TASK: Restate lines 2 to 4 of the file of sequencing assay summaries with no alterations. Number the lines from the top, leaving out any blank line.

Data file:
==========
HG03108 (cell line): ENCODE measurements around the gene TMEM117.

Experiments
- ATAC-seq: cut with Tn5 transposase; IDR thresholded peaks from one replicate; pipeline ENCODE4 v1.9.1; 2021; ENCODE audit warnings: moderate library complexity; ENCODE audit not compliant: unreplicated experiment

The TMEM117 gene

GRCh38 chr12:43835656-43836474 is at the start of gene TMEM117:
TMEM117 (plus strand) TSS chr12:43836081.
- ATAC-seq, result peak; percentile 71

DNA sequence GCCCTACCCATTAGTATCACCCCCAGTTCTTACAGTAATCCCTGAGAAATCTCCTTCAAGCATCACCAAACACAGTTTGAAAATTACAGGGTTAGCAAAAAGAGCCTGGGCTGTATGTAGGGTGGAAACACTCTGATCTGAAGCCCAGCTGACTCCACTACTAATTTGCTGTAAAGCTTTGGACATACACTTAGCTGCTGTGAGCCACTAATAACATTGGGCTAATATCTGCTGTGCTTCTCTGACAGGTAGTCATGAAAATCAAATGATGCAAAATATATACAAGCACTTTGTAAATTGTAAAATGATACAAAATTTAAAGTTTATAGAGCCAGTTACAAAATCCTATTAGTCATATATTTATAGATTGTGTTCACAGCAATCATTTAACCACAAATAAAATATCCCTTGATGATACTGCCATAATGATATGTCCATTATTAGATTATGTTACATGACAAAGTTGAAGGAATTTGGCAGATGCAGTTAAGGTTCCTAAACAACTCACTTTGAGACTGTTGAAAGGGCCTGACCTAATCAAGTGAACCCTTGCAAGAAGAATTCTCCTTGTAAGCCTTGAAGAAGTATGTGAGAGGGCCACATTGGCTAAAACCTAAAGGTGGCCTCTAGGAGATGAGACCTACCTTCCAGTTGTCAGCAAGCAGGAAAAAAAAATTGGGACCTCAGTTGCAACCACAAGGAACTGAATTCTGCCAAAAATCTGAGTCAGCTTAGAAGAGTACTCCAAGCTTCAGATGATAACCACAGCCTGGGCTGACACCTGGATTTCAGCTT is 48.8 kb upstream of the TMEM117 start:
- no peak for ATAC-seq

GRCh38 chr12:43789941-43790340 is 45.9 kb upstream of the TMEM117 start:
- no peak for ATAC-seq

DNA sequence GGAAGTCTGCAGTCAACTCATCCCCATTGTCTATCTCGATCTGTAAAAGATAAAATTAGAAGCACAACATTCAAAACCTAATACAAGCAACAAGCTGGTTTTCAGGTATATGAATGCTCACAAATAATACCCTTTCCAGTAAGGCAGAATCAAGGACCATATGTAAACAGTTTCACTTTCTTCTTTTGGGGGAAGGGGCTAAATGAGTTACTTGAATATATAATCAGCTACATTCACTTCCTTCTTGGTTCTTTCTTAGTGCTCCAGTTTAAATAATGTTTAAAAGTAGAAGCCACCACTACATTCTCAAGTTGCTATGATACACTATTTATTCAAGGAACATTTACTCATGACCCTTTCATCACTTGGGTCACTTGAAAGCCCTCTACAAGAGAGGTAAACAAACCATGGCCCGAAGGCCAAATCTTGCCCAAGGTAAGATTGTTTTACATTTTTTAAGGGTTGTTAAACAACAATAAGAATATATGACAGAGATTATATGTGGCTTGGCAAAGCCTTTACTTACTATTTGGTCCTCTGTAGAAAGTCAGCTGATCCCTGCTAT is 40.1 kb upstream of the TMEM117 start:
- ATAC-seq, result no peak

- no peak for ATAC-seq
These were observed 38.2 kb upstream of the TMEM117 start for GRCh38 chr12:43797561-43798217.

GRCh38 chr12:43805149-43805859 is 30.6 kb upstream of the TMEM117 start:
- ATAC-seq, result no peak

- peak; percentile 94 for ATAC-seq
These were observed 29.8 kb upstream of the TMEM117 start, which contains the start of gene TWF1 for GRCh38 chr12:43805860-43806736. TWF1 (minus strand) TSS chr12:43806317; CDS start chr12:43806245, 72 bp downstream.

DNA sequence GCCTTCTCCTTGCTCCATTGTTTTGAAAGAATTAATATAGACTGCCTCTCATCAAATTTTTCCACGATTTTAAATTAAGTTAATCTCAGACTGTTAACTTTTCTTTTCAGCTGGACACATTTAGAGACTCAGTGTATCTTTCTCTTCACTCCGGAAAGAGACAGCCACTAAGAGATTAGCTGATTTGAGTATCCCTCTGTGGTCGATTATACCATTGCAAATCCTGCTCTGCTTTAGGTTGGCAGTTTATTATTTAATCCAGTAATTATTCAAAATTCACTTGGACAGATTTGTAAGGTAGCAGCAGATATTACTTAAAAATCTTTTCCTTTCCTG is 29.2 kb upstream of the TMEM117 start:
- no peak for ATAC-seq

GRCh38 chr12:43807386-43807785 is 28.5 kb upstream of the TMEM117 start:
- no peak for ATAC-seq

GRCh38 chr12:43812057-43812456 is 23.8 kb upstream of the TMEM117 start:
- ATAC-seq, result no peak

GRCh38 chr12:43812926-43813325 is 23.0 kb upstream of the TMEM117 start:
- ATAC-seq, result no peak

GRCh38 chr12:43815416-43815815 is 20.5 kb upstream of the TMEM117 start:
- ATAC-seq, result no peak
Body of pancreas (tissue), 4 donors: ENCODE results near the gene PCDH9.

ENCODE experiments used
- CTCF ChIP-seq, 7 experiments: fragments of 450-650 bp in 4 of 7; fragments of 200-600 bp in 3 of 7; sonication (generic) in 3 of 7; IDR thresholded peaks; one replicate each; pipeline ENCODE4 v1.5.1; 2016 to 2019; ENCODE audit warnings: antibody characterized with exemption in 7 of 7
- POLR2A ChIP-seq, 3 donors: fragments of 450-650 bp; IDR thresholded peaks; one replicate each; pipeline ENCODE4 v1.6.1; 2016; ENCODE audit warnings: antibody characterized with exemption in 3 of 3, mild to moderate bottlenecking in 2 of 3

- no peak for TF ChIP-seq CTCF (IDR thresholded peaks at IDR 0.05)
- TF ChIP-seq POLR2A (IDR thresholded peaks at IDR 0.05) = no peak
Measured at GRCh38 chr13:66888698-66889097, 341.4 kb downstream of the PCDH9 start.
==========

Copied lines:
Experiments
- ATAC-seq: cut with Tn5 transposase; IDR thresholded peaks from one replicate; pipeline ENCODE4 v1.9.1; 2021; ENCODE audit warnings: moderate library complexity; ENCODE audit not compliant: unreplicated experiment

The TMEM117 gene